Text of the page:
Material Reflections – My Notebook – Lee Griffiths

By Iain Taylor on February 27th, 2020


Material Reflections is a collection of short reflective pieces exploring the complex personal relationships that people form with material things. Bringing together perspectives from a range of academics, students, and cultural practitioners, the project seeks to highlight the breadth and plurality of ways in which material things impact upon our ideas, identities, research, and practice. This Material Reflection comes from Lee Griffiths, who is is a graduate of the Royal Birmingham Conservatoire and has performed around the UK and Europe with groups such as the Rachel Musson Ensemble and Birmingham Improvisers Orchestra. Having recently finished an MA in Media and Cultural Studies at Birmingham City University, Lee’s research explores philosophy and improvised music.

This is my notebook.

I take it with me whenever I am going to a lecture, seminar, or other research event, and when I am listening to somebody presenting at one of these events, I take notes. The reason I take notes though, is not in order to remember. The purpose of my notebook is not that of a technology of memory, intended to preserve with perfect fidelity those thoughts which I might want to recall at some point in the future.

I hardly ever look at the notes I’ve taken.

When I am listening to somebody talk about their research I am often swept up in the current of their narrative. I can be struck by my own thoughts and impressions about what is being said, but so slowly do my thoughts emerge as coherent that they can be lost even before they have begun. Whatever I suspect I am thinking or may have thought, simply doesn’t matter. It takes time to make a thought matter.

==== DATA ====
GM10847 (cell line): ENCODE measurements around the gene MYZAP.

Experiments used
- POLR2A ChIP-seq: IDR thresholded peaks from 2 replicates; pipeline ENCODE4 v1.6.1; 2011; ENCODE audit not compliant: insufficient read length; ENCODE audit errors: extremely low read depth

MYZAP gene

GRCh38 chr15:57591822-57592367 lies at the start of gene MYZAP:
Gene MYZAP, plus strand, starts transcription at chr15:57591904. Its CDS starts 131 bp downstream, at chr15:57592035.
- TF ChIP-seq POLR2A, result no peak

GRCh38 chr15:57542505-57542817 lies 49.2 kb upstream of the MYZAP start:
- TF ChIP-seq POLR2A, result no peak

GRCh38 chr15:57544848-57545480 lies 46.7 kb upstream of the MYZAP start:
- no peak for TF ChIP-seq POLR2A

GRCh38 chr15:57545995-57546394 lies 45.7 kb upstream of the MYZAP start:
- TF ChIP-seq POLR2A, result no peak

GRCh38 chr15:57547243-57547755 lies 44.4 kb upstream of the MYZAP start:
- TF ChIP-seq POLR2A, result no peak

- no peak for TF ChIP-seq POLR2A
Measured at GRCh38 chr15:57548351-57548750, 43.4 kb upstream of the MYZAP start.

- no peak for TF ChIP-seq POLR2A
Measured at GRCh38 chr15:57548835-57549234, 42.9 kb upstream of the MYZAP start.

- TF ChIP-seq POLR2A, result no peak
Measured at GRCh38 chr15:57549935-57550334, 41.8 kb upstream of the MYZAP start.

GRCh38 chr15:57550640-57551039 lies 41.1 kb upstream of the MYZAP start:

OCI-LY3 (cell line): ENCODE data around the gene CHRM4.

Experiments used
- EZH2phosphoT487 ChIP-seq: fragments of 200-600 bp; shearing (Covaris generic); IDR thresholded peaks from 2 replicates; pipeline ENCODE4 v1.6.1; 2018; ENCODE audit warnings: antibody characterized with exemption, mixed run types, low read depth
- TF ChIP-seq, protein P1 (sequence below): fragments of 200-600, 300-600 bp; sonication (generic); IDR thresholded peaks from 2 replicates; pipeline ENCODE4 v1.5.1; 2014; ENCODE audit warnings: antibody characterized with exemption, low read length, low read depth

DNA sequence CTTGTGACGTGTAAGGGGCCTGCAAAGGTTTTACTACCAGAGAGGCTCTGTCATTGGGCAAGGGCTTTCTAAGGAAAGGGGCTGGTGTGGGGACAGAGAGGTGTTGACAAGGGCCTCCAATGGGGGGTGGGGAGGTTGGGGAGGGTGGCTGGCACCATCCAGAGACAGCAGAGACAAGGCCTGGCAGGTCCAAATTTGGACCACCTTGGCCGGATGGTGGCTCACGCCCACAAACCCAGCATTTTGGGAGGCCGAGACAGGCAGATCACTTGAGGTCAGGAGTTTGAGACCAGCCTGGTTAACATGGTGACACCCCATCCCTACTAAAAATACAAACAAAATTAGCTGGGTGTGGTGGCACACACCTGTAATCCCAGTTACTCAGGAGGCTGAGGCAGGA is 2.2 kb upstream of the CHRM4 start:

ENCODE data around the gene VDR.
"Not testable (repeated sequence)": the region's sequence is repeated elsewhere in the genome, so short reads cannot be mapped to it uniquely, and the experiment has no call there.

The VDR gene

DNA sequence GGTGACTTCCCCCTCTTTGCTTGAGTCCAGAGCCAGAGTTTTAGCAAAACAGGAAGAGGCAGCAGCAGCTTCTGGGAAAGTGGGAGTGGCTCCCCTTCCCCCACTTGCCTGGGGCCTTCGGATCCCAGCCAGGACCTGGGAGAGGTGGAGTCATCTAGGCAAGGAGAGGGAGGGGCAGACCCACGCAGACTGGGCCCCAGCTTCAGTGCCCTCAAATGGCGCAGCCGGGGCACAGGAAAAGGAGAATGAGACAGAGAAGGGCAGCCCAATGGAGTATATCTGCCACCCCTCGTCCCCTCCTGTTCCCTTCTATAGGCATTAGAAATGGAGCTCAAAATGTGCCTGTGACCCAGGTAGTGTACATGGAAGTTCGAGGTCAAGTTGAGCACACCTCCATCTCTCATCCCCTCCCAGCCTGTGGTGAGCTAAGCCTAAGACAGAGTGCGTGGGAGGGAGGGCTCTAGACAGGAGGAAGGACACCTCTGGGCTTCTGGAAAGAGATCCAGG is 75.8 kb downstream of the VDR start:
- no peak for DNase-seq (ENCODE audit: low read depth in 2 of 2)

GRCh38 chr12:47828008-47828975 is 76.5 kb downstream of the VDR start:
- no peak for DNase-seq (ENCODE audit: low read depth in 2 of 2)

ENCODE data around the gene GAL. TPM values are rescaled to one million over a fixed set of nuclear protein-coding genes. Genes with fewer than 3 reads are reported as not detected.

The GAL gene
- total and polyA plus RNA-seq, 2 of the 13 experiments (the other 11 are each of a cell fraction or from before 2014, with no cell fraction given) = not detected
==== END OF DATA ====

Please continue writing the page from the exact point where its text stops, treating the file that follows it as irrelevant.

This is where my notebook comes in. It takes time to write down an idea, and for me, the time that it takes is what makes it useful. Momentarily, I can tune out of the speaker’s rhythm and a new tempo can be negotiated between me and the page.

It takes time to write down an idea and we can therefore call it a process but it also takes space. What is written down is spatialised and we can therefore call it a product. In fact, what is written down wavers between process and product to the extent that any distinction between the two terms would be artificial. It is both the doing and the being of thought.

So it is with and through the time-space of my notebook that my thoughts and impressions come to matter. They make differencesinmatter (i.e. the physical matter of the pen, paper, and ink) and they make differences thatmatter. It is through the articulation of thought via the written word along with whatever the thought loses or gains in the process and product, that I am able to listen to myself.

And what I am listening for is coherence.

If I am lucky, what emerges is a coherence between what the speaker has said, my impression of what has been said, what is written down, and some possible future in which the thought can be made useful. More often than not, what emerges doesn’t make sense of these connections. Sometimes what emerges makes no sense at all. What is important though, whether what I’ve written makes sense or not, is that I have had the time and the space to listen.